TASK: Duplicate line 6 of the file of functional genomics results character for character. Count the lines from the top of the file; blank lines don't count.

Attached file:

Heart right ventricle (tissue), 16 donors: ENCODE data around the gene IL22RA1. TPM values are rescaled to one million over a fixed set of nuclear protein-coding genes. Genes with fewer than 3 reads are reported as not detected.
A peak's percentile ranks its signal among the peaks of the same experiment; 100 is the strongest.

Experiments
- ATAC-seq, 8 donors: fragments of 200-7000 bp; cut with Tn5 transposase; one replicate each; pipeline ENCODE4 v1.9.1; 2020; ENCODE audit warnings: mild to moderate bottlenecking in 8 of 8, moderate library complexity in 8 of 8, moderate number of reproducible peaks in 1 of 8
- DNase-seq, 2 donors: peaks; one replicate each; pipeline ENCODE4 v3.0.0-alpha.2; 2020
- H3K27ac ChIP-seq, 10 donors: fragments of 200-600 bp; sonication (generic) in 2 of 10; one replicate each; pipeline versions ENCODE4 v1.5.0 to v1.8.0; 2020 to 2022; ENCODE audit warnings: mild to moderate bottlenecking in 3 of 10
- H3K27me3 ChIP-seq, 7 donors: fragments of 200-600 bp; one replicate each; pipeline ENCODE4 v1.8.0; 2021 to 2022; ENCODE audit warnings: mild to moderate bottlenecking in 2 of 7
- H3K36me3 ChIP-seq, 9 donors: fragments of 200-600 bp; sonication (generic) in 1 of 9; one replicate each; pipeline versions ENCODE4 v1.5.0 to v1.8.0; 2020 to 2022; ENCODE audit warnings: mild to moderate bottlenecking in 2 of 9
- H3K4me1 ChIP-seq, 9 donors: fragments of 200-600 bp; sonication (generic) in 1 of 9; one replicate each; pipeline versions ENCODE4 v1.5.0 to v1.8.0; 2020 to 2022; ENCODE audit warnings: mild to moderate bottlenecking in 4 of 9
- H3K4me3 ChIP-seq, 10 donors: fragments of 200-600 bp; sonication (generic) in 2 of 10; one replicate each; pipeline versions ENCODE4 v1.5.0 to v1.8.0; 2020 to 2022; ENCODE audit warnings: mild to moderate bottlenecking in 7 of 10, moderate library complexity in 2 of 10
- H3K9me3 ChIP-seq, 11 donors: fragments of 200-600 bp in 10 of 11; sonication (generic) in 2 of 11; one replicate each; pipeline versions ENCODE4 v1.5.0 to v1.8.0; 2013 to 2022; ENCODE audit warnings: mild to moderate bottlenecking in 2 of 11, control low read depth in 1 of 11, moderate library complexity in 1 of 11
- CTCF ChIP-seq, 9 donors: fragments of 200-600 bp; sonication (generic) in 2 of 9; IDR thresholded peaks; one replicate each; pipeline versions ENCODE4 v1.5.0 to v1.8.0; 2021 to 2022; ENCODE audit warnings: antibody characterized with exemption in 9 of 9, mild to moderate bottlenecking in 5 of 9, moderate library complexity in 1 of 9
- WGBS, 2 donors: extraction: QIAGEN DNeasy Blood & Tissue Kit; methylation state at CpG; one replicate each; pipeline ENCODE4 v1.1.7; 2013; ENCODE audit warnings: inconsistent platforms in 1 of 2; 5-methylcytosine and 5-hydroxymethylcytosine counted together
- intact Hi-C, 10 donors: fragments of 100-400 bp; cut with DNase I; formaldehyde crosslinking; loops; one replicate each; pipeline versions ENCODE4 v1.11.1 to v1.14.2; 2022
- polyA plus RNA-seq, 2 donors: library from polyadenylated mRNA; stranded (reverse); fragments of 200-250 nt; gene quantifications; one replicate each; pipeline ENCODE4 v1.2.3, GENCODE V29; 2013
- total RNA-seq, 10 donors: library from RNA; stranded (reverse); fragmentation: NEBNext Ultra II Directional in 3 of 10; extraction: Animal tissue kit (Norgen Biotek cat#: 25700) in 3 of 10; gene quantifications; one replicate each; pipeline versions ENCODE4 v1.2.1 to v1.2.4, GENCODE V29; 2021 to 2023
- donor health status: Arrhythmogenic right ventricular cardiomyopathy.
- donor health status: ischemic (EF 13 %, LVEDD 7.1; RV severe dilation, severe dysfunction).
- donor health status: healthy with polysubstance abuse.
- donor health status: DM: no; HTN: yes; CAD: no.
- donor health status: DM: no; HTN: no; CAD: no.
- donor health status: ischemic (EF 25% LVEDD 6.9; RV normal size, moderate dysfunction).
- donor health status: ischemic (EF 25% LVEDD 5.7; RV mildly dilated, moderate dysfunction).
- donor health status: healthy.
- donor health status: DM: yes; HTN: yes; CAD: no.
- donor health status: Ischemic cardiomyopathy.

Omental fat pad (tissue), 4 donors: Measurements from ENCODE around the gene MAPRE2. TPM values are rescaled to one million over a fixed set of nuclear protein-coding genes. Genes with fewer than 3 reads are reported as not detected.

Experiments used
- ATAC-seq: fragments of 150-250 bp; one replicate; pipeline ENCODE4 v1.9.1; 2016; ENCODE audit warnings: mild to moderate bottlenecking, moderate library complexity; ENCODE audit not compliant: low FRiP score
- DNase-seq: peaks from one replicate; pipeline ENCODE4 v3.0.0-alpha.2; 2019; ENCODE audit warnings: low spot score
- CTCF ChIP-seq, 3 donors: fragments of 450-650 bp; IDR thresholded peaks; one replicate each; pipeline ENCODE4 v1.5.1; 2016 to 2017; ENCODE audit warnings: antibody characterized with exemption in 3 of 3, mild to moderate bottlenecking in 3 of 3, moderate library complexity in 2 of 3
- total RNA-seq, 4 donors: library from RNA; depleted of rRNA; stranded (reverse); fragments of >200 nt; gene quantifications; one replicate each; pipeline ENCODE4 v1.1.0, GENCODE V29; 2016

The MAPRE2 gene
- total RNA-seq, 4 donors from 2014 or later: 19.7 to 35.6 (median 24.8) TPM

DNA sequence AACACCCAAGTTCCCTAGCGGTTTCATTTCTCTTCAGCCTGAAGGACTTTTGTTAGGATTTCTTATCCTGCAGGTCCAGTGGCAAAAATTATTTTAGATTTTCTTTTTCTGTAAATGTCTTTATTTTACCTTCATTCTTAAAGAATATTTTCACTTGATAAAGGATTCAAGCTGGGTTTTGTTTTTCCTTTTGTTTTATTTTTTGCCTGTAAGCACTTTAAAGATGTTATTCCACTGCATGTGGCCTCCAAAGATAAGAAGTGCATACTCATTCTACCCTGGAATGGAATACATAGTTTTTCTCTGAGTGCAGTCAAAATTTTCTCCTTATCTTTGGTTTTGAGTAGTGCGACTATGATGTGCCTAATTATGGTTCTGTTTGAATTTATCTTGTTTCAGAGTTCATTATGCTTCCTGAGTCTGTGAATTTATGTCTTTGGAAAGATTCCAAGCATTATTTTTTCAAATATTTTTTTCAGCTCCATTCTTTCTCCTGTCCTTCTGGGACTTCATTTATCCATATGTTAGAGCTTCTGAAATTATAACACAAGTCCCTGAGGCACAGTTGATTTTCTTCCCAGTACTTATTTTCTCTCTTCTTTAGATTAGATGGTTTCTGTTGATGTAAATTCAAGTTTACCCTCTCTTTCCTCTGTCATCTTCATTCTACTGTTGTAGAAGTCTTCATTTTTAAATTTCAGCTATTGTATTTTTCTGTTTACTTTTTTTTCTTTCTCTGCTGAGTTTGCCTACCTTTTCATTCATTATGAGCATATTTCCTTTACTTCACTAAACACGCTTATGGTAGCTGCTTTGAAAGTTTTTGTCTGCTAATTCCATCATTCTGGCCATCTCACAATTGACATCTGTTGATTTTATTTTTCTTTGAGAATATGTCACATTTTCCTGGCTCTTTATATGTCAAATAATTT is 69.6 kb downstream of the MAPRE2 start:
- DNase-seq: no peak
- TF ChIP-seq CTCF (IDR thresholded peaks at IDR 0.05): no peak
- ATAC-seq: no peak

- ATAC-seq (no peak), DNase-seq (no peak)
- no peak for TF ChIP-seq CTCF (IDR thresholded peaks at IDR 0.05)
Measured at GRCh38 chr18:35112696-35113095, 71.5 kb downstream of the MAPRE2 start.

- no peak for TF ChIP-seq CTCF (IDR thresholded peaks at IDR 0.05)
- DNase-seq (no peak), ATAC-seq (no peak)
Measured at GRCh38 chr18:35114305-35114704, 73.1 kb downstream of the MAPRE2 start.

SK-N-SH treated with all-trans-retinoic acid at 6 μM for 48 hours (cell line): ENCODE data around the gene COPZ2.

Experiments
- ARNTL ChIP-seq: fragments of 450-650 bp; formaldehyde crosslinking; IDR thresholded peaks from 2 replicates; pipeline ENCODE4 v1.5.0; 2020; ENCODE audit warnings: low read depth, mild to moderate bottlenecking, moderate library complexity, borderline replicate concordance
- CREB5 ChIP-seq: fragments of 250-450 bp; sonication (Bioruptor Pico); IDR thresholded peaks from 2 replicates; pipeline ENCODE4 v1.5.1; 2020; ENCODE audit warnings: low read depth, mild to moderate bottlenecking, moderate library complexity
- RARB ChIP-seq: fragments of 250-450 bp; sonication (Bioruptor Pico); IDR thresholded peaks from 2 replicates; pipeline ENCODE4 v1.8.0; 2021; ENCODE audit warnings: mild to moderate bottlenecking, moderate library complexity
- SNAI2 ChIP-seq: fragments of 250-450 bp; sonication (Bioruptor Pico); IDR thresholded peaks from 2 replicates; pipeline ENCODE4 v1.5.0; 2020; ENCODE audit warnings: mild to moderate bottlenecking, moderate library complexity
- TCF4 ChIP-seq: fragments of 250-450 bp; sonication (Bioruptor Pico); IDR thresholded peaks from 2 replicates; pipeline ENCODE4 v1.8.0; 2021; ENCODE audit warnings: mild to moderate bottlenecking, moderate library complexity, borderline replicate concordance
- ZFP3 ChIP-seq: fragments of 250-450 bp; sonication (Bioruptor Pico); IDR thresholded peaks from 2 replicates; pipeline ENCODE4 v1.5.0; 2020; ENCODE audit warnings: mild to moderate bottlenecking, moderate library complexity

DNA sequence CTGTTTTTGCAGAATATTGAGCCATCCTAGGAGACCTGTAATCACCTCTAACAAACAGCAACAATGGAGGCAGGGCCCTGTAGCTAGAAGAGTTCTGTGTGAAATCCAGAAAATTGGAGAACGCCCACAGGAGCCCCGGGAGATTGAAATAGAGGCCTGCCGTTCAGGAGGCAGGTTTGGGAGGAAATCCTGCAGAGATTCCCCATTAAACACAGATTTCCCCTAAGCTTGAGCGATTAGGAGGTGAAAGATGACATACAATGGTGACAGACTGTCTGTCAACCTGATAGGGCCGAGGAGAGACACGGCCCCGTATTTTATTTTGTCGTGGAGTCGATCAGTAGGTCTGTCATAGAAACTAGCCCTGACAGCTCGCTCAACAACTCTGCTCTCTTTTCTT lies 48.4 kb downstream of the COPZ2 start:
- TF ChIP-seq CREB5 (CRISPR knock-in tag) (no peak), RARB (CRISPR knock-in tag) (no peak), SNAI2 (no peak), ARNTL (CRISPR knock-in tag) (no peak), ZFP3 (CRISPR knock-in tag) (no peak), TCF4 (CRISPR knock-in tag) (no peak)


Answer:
- H3K27ac ChIP-seq, 10 donors: fragments of 200-600 bp; sonication (generic) in 2 of 10; one replicate each; pipeline versions ENCODE4 v1.5.0 to v1.8.0; 2020 to 2022; ENCODE audit warnings: mild to moderate bottlenecking in 3 of 10